Most of the time, officers don’t know that a person is actually drunk when they pull that person over. You can bet, however, that they’re suspicious. It’s not just the commission of a traffic violation itself that gives them suspicion. It could very well be a number of things.
What do officers look for when spotting a suspected drunk driver?
How well can they keep their balance?
Because people who are under the influence have trouble with vision and balance, they often have trouble driving in a straight line. They may weave through traffic, not stay in their own lane, drift, straddle one side of a lane, swerve, and/or make wide turns. The California Court of Appeals has held that “pronounced weaving within a lane provides an officer with reasonable cause to stop a vehicle on suspicion of driving under the influence where such weaving continues for a substantial distance.”
Do they have good spatial judgement?
Drivers who are under the influence also often have trouble gauging speed and distances. As a result, many drunk drivers have trouble stopping their vehicles as a sober person would. This includes stopping their vehicle too far from a curb or a stop sign, as well as stopping their vehicle suddenly.
Do they have control of their motor skills?
Similarly, drunk drivers may also have trouble accelerating. Often, they will accelerate abruptly rather than gradually. Additionally, they might have trouble maintaining a consistent speed. It would be unreasonable to expect a person to maintain the speed perfectly. However, the speed fluctuations of drunk drivers are much more drastic than sober drivers.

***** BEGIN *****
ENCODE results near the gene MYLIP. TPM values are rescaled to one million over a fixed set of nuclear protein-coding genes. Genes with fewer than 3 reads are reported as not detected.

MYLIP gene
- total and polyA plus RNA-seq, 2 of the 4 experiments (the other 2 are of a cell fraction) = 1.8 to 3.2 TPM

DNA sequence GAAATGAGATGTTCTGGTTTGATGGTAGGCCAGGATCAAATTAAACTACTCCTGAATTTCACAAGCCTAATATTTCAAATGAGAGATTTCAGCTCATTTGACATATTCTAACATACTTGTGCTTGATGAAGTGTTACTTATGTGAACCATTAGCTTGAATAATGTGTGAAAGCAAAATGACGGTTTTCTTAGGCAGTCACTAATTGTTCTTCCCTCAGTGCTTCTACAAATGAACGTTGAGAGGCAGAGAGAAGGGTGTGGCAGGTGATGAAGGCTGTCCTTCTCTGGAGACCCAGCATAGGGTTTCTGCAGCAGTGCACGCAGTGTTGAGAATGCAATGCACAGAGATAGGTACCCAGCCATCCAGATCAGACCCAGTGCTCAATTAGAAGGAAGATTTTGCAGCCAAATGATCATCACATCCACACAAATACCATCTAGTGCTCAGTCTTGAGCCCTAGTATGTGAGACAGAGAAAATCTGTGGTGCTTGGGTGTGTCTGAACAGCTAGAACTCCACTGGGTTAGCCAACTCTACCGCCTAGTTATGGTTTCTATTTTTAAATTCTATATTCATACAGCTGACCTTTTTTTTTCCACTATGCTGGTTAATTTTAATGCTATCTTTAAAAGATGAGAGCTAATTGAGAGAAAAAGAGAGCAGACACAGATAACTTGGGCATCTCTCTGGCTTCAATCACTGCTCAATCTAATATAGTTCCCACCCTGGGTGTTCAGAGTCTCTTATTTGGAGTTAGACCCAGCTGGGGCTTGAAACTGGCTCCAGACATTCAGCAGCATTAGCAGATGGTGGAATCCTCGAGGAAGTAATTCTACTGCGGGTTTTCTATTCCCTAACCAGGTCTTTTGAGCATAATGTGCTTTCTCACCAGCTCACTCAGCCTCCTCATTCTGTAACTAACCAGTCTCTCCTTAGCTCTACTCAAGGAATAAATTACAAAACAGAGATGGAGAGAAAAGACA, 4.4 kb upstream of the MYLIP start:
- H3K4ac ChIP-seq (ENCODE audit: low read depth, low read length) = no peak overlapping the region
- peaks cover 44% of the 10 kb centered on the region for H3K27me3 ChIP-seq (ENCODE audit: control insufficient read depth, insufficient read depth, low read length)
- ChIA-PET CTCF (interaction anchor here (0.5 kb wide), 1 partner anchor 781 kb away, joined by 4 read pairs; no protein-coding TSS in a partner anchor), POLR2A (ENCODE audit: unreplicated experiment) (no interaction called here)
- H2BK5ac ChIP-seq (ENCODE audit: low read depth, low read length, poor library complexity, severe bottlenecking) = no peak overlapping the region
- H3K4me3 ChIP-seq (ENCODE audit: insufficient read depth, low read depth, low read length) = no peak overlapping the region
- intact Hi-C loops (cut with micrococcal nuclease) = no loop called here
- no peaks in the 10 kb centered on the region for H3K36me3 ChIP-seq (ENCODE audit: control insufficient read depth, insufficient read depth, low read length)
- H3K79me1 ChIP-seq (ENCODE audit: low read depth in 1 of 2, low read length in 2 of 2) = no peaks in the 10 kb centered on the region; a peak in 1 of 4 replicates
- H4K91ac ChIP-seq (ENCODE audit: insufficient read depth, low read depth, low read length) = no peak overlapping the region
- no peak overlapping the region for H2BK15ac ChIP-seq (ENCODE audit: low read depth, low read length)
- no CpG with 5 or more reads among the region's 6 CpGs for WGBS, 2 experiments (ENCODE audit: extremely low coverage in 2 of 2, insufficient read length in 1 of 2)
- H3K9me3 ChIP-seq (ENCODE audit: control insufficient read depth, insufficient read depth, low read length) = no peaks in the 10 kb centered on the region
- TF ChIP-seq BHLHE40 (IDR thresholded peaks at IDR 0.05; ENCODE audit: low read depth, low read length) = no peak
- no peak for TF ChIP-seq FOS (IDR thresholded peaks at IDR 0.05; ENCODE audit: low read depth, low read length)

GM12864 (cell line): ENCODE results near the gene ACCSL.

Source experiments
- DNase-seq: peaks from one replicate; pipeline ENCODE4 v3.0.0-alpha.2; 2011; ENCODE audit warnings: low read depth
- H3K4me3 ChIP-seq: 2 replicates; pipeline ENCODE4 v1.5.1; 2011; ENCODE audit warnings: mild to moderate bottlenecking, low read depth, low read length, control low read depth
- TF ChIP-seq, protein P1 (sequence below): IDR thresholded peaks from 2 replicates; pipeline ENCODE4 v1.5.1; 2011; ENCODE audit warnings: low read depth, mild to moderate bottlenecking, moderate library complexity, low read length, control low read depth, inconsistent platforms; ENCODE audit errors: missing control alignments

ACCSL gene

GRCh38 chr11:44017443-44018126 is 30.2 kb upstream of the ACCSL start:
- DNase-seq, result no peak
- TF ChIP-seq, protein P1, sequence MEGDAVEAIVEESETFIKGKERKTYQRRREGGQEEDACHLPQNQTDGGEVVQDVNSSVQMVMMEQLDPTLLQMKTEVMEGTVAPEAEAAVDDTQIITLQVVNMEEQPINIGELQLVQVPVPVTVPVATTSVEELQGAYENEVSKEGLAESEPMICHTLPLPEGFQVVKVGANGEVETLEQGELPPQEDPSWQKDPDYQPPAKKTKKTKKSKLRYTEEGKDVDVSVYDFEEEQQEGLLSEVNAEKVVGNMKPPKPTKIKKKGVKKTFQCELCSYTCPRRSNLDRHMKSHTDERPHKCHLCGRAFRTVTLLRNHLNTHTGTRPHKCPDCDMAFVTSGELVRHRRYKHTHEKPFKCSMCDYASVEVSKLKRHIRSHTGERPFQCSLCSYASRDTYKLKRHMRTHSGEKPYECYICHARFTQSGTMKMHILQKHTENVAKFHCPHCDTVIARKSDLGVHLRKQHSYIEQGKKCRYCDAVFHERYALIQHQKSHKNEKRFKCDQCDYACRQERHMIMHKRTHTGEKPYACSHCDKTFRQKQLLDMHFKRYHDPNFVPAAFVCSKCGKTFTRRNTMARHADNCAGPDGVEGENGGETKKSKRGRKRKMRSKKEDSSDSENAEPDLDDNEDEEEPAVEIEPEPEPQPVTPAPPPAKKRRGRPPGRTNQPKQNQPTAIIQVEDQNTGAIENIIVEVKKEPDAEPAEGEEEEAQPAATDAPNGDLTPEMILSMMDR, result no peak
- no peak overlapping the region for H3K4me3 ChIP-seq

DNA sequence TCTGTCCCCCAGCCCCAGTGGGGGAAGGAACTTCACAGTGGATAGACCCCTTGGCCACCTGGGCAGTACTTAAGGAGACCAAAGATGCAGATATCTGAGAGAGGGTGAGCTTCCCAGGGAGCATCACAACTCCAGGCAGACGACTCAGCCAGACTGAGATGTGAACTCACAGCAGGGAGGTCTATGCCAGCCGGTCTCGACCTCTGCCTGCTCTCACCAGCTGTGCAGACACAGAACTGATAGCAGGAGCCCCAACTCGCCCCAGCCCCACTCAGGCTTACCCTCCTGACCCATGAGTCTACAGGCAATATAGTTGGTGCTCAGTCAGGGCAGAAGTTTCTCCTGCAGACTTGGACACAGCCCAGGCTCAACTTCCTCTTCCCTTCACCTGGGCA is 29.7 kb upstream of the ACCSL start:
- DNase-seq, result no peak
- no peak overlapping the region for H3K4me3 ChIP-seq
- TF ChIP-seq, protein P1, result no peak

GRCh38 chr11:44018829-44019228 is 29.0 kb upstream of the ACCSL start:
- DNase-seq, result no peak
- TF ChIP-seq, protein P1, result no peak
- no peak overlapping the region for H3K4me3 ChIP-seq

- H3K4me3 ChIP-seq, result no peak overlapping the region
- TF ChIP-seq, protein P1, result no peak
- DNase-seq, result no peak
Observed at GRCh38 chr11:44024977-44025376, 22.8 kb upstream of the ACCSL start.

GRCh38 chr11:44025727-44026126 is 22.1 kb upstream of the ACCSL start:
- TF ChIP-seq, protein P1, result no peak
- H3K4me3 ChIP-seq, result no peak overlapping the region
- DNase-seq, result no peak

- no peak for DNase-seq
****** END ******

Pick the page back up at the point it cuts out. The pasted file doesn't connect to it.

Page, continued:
What I’ve mentioned are what officers look for, but what about what they listen for? I’m not talking about the sound of drunk drivers. I’m talking about anonymous tips from callers who may suspect that a person is driving drunk. Can an officer use an anonymous tip to help him or her “spot” a drunk driver?
Navarette v. California
In the case of Navarette v. California, the United States Supreme Court held that anonymous tips can give law enforcement authority to pull someone over on suspicion of driving under the influence. This is true even though it is impossible to verify the reliability of the tip and the officer has not witnessed any driving that would indicate intoxication.
These are some things that give officers the authority to pull someone over with only the suspicion that they are driving under the influence. However, they are not enough to give the officer the probable cause for an arrest for driving under the influence.
Once pulled over for the reasons mentioned above, the officer can make their own observations to substantiate their suspicions. These are the pieces of information that have become common in DUI police reports. These include the smell of alcohol, the slurring of words, and the bloodshot and watery eyes of the driver. After that, few things can help produce the probable cause needed to make the DUI arrest. These include the driver agreeing to and failing field sobriety tests. The driver could also produce a breathalyzer above 0.08 blood alcohol content.